#4: Back Up Your Digital Life

You’re on fire with having those updates turned on - awesome! One more basic step in our personal security toolkit is to protect our digital data by backing it all up. 

Why Backup?

Here are the top 5 reasons why to backup your data:

  1. Hardware failure - Your computer dies, spills happen or Mother Nature just decides to surprise you with an earthquake, flood, lightning strike, etc.
  2. You made a mistake - You deleted something by accident. Don’t worry - it happens to the best of us!
  3. Software issues - You ran an update and it killed your computer (literally).
  4. Ransomware - You got locked out of your data by cyber criminals.
  5. Something is compromised - Criminals hacked you through a different method and compromised your data.

The 3-2-1 Rule of Backups

The 3 - Have three copies of data for anything important. The data on your computer + two backup copies.

The 2 - Have two different media types where the backups are stored, like in the cloud and on an external device, such as an external hard drive. 

The 1 - One of your backup copies needs to be completely offline in case of burglary, fire or any other physical destruction of your computer.

How To Back Up Your Computer

Did you know that Mac and Windows have free backup software built into the operating system? Here’s how to access the free backup software:

On Windows

Control Panel > System and Maintenance > Backup and Restore

On Mac

System Preferences > Time Machine

There are also many paid solutions that offer even more control over your backups.

Where To Backup Your Data

It’s better to buy an external hard drive (preferably two) and backup your data to these hard drives and rotate them. The reason we suggest two hard drives is because if you get hacked, you want one of them to always be offline and not connected to your computer. 

How Often To Backup Your Data

You can set up Mac and Windows to continually backup your computer, but at minimum, be sure to rotate your external hard drives once a week.

Protect Your Online Data

Like many people, you probably have documents stored on Google Drive or iCloud. But it’s not just documents you’re storing - it’s your emails, messages, photos, and more. So it’s all the more important to enable multi-factor authentication (MFA) on your Google or Microsoft account as well as use unique and long passwords. (If you skipped those steps in the Citizen Guide, check out Secure Your Passwords and Turn on Multi-Factor Authentication.)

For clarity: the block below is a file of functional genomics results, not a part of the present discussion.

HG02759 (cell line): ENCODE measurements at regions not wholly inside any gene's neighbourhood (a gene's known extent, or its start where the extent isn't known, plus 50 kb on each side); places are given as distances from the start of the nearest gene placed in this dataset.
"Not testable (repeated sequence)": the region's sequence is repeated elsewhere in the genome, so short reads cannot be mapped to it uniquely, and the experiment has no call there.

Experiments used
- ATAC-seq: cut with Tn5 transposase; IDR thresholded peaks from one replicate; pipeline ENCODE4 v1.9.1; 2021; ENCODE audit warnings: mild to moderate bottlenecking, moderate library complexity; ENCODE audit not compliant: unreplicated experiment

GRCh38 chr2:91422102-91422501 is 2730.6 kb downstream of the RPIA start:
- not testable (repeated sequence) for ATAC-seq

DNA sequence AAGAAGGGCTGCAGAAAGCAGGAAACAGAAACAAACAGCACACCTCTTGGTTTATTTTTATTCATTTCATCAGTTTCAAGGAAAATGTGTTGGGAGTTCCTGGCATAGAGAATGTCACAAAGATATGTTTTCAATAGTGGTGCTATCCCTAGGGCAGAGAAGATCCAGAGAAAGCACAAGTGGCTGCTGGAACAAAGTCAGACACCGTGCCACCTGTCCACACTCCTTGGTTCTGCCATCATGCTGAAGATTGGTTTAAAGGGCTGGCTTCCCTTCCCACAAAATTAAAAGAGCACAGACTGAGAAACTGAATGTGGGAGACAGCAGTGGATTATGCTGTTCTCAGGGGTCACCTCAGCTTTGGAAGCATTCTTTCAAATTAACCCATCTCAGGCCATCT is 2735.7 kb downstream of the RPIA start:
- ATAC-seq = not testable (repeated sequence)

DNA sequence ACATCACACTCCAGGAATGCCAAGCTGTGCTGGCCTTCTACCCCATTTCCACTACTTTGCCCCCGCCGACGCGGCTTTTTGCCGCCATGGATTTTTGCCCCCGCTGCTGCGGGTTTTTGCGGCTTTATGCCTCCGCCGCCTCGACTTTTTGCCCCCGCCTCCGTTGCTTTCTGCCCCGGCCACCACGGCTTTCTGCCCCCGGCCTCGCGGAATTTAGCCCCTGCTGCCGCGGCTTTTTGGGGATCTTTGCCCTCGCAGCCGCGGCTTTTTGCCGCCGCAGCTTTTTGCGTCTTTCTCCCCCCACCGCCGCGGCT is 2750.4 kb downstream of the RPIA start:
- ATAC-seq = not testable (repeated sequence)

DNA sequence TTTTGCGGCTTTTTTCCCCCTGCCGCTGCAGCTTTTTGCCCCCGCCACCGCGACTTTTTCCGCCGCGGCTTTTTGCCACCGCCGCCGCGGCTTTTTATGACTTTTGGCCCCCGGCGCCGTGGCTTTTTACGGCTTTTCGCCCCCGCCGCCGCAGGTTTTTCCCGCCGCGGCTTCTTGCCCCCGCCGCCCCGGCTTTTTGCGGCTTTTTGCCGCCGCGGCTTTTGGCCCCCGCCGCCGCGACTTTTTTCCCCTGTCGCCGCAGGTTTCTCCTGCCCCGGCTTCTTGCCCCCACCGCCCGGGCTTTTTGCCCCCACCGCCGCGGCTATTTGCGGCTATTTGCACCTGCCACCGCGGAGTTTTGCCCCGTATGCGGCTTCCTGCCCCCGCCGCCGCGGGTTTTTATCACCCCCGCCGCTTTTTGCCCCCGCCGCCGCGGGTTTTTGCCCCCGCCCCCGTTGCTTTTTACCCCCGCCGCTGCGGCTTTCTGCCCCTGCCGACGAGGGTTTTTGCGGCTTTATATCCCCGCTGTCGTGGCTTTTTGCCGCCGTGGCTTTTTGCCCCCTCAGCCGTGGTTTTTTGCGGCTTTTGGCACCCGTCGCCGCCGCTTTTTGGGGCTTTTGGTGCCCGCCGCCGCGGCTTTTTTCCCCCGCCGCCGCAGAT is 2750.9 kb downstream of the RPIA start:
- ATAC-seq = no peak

How To Backup An iPhone

The easiest way to backup your iPhone is using iCloud. Here’s instructions on how to backup your iPhone. 

Settings  > [your name] > iCloud > iCloud Backup > Turn on iCloud Backup

Note: iCloud storage may cost an additional fee. You can also back your phone to your computer or external storage.backupiphone

Also, don’t forget to secure your iCloud account by enabling multi-factor authentication (MFA). If someone hacks your iCloud account, you risk losing your entire data and all your backups. 

To turn MFA on, use this direct link for setting up multi-factor authentication on Apple iCloud > Click Two-Factor Authentication

As mentioned above, make sure you are also using a unique and long password (12 characters or more) for your iCloud account. Learn how to easily create a strong password here.



How to Backup Data on Android

Here is how you can set up your Android phone to automatically back up your files.

Settings > Google > Backup > Back Up Now

Optional: If this is your first time, turn on Backup by Google One and follow the on-screen instructions.

Backup Android

Try To Restore

Don’t assume your backups are fine and working properly. Sometimes, we may think our files are backed up but in reality they aren’t. The file may look like it’s fine on your computer, but it’s actually on the cloud and was never backed up. So, once in a while, go to your backups and try to restore an important file to make sure it is working and that you can read it. 

Do You need To Encrypt Your Backups?

Have you heard about the newspaper test? 

If you are not sure when to encrypt your backups, ask yourself these questions: Am I ok if this information makes it to the front page of the Wall Street Journal or a big news outlet? Am I shipping my backups elsewhere? If yes, then remember that just like packages, backups can get lost too, so you probably want to encrypt it. 

Backup Your Google Data

Did you know you can export all the data Google knows about you? This includes not only emails but also contact lists, map locations, photos, and more. Go to Takeout.google.com to check it out. You can also export all this data to create a backup of what’s important to you and save it locally. 

However, remember that if someone hacks your account, they can also export it. So while you’re there go to https://myaccount.google.com/security and turn on 2-step verification (aka 2FA or MFA) if it’s not already on. 

To have more control of your privacy of what Google collects and shares go to https://myaccount.google.com/data-and-privacy and start toggling off anything you don’t want Google to share.

Lastly, scroll up a little and look at the "Recent Security Activity”. Is there any activity you don’t recognize? Activity like someone is logged in from a location you don’t recognize and so on. Do this once in a while, it’s good to keep tabs on what’s going on with your account to keep bad people out.